Re: OT: ultrasonic rodent repellers
- Subject: Re: OT: ultrasonic rodent repellers
- From: Ken Mosher <email@example.com>
- Date: Fri, 16 Oct 2009 18:35:46 -0400
Yes, I have a cat; she's very sweet but not much of a hunter,
unfortunately. My problem is not that the mice eat my tubers. My
problem is that they had gotten into the walls and ceiling of my
headhouse and made a stinking mess. I need to prevent them from doing
Marek Argent wrote:
> Have you heard about so perfect beings as Cats? :)
> I plant my most valuable tubers in plastic pots that are used for
> aquatic culture,
> with holes in all the surface. The roots will go through them into the
> but no larger animals than rainworms.
> They also prevent some invasive plants from spreading.
> ----- Original Message ----- From: "Ken Mosher" <firstname.lastname@example.org>
> To: "Aroid list" <email@example.com>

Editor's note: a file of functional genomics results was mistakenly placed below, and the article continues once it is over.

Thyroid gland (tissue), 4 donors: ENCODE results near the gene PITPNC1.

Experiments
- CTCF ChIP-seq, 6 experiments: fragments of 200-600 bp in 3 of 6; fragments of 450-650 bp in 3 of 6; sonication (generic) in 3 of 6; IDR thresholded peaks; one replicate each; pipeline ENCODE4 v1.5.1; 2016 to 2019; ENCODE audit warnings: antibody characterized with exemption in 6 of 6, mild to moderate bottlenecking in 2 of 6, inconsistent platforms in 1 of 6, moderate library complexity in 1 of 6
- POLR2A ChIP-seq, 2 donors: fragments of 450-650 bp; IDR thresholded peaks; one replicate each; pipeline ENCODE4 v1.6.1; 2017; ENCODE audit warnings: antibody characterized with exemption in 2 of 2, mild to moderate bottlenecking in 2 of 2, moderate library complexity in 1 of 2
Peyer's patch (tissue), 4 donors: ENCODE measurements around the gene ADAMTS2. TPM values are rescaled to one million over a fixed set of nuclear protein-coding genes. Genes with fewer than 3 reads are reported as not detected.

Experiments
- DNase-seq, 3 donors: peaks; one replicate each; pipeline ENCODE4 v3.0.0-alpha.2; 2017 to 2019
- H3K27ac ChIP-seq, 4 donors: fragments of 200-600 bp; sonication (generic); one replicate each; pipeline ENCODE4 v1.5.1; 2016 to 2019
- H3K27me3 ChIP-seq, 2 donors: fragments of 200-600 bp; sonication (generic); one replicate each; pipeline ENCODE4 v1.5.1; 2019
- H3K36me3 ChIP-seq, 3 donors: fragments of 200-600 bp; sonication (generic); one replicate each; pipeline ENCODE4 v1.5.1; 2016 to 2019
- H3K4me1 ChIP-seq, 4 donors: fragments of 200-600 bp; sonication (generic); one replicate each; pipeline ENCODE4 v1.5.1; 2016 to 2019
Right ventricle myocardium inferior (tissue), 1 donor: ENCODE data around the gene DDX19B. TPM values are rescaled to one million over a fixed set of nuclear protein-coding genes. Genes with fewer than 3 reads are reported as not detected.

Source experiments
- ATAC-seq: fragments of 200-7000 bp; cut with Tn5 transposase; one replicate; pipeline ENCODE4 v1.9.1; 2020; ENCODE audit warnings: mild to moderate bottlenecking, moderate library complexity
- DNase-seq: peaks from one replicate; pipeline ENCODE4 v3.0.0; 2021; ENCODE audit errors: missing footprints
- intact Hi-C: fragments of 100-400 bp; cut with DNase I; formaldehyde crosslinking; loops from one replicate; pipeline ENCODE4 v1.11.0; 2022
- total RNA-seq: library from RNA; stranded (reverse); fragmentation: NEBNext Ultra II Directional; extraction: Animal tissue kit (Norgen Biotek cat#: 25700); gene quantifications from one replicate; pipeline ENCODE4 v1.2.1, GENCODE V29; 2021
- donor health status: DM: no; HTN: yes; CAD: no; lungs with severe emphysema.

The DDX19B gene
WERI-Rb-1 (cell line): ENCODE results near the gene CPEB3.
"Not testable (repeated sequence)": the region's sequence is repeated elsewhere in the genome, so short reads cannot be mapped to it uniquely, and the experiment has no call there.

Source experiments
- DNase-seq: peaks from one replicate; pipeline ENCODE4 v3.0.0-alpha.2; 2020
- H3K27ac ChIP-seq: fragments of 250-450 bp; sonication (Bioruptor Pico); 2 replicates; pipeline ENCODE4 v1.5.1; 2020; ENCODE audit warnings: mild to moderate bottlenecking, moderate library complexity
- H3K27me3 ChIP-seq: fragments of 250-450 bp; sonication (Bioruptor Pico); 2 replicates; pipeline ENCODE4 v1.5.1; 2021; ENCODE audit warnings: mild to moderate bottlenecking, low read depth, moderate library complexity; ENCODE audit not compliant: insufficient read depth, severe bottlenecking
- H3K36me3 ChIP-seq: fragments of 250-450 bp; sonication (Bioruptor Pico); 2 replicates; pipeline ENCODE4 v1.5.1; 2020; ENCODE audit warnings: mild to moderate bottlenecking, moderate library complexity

> Sent: Monday, October 12, 2009 11:39 PM
> Subject: [Aroid-l] OT: ultrasonic rodent repellers
>> Maybe not terribly OT since none of us would like rodentia chewing on
>> our tubers and plants... I just did a few thousand dollars of
>> renovations on my headhouse this summer. Previously the walls and
>> ceiling were infested with mice, etc making a mess and a stink. Over
>> the summer I gutted the entire thing and blocked what I'll
>> optimistically call all of the rodent-entry places, then re-insulated
>> and put put up new walls and ceiling.
>> Naturally, there may be an entry point that I missed or they may create
>> a new one. I must keep them out of the walls and ceiling!
>> Has anyone ever used the ultrasonic rodent repellers with objective
>> evidence that they worked?
>> I placed one inside the headhouse to try to deter them from coming in
>> there at all. I also placed one in the small shed that's built onto the
>> back of the headhouse where there *used to be* several entry points for
>> them (hoping they'll stay out of there and not chew new holes).
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